i mostly conclude this inquiry into the nature of addictions...

the "Inside PTSD - Addiction" collection:

  1. inside ptsd, the addiction episode
  2. inside ptsd, the addiction episode, part 2
  3. inside ptsd, the addiction episode, part 3
  4. inside ptsd, the addiction episode, part 4a
  5. inside ptsd, the addiction episode, part 4b
  6. inside ptsd, the addiction episode, part 5

possibly related

space

space is the final frontier, whether you go in our out.

ps, anxiety is depression on speed, and i can't even quantify how much i crave spaciousness. my whole body does, like i need a huge container to safely decompress from ptsd in.

thing is, though, knowing that is the first enormous step to getting there. i didn't know this before, in my twenties, when my worlds were smaller (and perhaps i was bigger in them) but now that world seems encapsulated by something legions more massive, and with it a humility that my ability to grasp the universe we live in is far far smaller than the universe at its narrowest.

ritual

i was reminded to add this: that ritual is instrumental to the patterns of addiction. rituals bring predictability, and to a mind and body attenuated to chaos, this is crazy reassuring.

the ritual of rolling one's own cigarette, say, the procuring of tobacco, the pouch, the papers, the right amount, the tamping down w/ the side-tips of the index fingers, the pressing, curling under and catching the wave of that small almost born cigarette, rolling, slowing, stop, lick, roll all the way home, secure, slide between lips and pause, always always pause here and survey the terrain, appreciate the success, anticipate the first inhale, reach for matches...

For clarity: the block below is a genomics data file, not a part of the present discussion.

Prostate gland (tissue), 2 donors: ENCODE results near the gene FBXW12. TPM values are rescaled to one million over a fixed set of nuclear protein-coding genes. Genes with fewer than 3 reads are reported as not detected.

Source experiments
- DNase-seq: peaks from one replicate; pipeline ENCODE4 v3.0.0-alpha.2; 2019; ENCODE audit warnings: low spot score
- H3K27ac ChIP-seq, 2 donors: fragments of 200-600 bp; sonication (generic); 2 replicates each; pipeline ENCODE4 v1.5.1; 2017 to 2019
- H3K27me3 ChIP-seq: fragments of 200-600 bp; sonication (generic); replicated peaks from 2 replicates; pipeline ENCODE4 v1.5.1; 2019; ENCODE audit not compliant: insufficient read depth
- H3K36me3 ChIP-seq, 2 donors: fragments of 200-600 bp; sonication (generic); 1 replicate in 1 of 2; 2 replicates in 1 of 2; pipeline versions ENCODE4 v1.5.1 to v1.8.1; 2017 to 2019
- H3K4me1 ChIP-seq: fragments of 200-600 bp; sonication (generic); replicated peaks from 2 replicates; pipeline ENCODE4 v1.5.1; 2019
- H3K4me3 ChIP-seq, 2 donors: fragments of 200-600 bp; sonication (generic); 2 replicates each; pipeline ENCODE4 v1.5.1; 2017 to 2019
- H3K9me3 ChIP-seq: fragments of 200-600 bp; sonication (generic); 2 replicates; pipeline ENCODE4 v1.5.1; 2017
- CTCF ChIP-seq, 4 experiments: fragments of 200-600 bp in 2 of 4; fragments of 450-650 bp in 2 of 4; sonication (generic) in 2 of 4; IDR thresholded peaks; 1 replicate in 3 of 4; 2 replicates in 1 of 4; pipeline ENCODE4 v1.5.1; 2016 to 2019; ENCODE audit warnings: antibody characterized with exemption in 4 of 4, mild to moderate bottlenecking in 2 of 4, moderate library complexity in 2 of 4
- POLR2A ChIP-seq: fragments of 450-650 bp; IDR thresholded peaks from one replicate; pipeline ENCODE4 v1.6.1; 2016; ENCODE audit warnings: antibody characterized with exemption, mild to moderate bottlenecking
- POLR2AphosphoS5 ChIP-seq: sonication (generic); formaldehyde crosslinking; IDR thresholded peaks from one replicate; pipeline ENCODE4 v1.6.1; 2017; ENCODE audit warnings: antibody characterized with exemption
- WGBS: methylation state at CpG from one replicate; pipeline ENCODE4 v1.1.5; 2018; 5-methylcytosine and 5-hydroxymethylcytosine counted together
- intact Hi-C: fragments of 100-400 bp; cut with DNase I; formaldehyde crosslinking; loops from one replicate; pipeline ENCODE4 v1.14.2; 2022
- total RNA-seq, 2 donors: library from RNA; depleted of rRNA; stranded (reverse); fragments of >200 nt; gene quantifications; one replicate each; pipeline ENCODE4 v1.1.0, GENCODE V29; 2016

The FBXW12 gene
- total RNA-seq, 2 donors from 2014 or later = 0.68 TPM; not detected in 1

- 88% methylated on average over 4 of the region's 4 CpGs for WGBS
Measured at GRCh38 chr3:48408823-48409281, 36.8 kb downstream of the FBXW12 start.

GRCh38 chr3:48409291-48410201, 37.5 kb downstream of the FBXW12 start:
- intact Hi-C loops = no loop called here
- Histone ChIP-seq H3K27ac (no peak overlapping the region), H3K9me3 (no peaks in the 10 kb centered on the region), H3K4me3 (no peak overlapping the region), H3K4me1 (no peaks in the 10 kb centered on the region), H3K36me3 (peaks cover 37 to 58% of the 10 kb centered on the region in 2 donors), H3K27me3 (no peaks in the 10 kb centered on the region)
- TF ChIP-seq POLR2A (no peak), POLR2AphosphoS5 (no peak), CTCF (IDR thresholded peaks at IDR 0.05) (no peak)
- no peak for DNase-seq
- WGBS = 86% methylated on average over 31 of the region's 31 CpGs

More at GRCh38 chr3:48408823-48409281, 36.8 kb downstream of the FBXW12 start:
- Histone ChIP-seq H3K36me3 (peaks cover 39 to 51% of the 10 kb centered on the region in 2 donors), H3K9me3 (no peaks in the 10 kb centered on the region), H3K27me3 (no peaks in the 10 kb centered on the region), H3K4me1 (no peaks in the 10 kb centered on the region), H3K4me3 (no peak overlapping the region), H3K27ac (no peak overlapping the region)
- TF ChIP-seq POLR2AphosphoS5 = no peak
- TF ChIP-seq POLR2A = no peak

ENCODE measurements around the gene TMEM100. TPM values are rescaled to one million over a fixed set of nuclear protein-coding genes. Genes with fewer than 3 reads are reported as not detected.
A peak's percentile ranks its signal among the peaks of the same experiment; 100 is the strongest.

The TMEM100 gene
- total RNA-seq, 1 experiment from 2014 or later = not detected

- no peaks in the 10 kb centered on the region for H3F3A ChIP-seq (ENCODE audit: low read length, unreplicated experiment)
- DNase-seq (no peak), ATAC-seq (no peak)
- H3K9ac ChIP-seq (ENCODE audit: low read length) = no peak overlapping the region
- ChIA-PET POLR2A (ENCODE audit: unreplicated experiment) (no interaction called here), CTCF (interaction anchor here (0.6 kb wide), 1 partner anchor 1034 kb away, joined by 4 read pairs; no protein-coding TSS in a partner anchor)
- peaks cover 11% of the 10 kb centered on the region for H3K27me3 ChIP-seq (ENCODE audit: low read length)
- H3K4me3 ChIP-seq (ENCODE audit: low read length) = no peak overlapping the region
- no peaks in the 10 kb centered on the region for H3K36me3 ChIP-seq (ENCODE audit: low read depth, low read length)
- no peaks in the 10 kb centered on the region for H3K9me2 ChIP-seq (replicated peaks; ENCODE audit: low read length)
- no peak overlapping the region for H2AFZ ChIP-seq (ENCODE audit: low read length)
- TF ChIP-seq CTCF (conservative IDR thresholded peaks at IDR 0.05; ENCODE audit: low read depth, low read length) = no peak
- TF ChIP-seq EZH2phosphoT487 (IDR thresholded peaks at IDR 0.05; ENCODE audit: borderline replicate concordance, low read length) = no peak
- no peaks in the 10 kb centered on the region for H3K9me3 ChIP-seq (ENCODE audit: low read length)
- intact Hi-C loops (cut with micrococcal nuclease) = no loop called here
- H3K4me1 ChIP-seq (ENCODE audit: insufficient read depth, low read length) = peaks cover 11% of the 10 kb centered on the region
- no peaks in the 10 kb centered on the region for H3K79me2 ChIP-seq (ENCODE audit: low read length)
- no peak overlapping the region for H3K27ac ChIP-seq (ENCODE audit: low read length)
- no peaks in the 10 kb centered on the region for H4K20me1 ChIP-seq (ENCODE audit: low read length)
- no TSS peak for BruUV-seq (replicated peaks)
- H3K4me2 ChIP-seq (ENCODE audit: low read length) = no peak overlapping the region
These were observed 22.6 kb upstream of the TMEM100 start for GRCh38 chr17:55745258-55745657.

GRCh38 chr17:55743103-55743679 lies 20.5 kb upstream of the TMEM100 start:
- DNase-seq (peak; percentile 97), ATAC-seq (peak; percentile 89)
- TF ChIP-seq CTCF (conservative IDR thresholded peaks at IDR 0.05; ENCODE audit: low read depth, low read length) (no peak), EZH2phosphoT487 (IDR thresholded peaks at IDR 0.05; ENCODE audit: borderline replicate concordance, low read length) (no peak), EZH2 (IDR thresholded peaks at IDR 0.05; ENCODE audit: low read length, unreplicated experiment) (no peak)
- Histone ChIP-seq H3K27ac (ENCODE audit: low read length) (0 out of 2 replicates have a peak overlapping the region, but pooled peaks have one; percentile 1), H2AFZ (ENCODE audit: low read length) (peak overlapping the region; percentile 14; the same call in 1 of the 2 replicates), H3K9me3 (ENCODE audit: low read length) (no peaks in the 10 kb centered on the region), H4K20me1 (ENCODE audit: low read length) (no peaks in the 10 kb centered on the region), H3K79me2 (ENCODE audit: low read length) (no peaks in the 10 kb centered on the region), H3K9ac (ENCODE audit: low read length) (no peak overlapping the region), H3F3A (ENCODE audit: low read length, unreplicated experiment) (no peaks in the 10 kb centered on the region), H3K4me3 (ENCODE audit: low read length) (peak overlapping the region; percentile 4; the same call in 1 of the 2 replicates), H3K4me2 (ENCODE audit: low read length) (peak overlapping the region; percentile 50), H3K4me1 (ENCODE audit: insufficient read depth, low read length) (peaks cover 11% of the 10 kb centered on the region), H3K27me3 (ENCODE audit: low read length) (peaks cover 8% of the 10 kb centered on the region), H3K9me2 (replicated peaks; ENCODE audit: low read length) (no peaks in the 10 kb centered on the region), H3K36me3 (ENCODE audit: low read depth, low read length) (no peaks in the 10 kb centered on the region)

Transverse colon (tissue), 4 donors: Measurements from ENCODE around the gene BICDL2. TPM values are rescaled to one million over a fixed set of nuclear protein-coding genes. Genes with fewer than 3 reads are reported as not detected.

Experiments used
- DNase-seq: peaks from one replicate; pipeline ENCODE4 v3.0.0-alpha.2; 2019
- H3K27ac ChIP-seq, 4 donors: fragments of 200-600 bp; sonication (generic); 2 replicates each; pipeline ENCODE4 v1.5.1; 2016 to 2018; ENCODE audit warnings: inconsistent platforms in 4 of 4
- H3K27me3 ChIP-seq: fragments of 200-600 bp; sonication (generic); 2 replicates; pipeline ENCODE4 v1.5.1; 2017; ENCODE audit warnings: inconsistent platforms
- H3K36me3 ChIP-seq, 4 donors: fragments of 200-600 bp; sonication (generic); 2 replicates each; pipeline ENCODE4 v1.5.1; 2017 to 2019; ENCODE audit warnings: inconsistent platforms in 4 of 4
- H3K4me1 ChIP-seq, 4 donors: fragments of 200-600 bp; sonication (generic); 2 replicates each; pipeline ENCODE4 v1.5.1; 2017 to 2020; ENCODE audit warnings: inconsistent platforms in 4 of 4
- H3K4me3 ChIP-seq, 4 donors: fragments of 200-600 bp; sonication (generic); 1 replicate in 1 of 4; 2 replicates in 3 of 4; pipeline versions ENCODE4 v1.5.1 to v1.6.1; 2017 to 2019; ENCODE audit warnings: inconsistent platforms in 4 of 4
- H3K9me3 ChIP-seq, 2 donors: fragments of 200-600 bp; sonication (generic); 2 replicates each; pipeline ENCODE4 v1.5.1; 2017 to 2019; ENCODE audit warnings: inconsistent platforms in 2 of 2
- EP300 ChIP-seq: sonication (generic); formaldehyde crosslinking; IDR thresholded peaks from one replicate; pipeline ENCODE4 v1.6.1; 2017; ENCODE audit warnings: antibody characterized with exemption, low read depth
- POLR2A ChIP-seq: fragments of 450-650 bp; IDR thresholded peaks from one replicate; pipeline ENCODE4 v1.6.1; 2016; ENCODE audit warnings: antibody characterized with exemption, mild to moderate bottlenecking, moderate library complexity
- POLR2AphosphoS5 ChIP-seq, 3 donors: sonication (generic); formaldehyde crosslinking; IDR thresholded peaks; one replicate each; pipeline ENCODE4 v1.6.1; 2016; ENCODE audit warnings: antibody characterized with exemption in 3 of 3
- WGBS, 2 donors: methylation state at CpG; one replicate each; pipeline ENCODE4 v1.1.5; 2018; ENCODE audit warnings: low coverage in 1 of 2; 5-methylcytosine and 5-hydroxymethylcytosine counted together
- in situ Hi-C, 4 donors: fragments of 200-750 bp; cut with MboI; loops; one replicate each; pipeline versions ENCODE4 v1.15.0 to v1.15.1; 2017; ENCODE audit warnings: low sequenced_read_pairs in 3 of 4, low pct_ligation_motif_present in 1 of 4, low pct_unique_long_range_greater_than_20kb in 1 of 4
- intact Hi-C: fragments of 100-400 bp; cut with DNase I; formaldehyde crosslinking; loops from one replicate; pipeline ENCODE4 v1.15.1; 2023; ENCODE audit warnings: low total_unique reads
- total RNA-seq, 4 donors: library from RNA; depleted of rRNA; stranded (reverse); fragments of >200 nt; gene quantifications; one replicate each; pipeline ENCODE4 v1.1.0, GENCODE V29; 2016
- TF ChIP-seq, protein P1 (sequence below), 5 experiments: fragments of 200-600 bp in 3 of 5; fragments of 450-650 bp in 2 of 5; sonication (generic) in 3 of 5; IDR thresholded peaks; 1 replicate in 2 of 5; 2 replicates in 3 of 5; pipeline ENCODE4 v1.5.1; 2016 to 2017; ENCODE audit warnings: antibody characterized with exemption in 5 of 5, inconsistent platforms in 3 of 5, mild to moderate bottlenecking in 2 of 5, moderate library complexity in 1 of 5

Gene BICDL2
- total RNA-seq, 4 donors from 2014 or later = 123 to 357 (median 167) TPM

rituals can become positive totems of hope and possibilities that nurture rather than harm.

ptsd reduces life, and living

whether it knocks 90 minutes off your day, or adds 77 moments of scanning for safety as you orient to new waves of stimuli, or whether you die five years sooner b/c the heart can't take it anymore, you've used up your beats, ptsd kills life.

lots of stuff does; ptsd is just one of them. but being in it, watching the destruction, is troubling, challenging and enervating all at the same time. it requires more adroit letting go, more generous surrender, more rapid stepping along developmental milestones, say, from middle age to old.

take that, for example: when i really feel how i've aged in the last 2 years, faster than i ever would have wished, i feel old. It may not be a permanent condition—life is not linear after all—but present reality feels old, to wit: when i go somewhere and leave, i always feel as if i must offer a prayer of deepest gratitude, for i may never be back there again; when thinking ahead, i think not of all the things i will do, but all that i won't. i plan my movements more, making sure to have enough resources for the journey through the day, and way stations along the way. No more bounding from momemnt to moment, and all this is loss, but i haven't caught up on the wisdom side, filled my soul with sacred emptiness to hold all this Wonder.

more precious

there's the whole more precious trope, like how everything is more amazing and brilliant and awesome than you ever every suspected before, but days are shorter, numbered. They've always been numbered, of course, but feeling 'old' has its advantages, especially since i am approaching it as if i am the yougest of the old. I accept.

mourning

and i mourn, for hours or months i won't live. it's temporary, of course, one can become grieved-out. and at some point, whatever. life continues for the time being. make the best of every moment.


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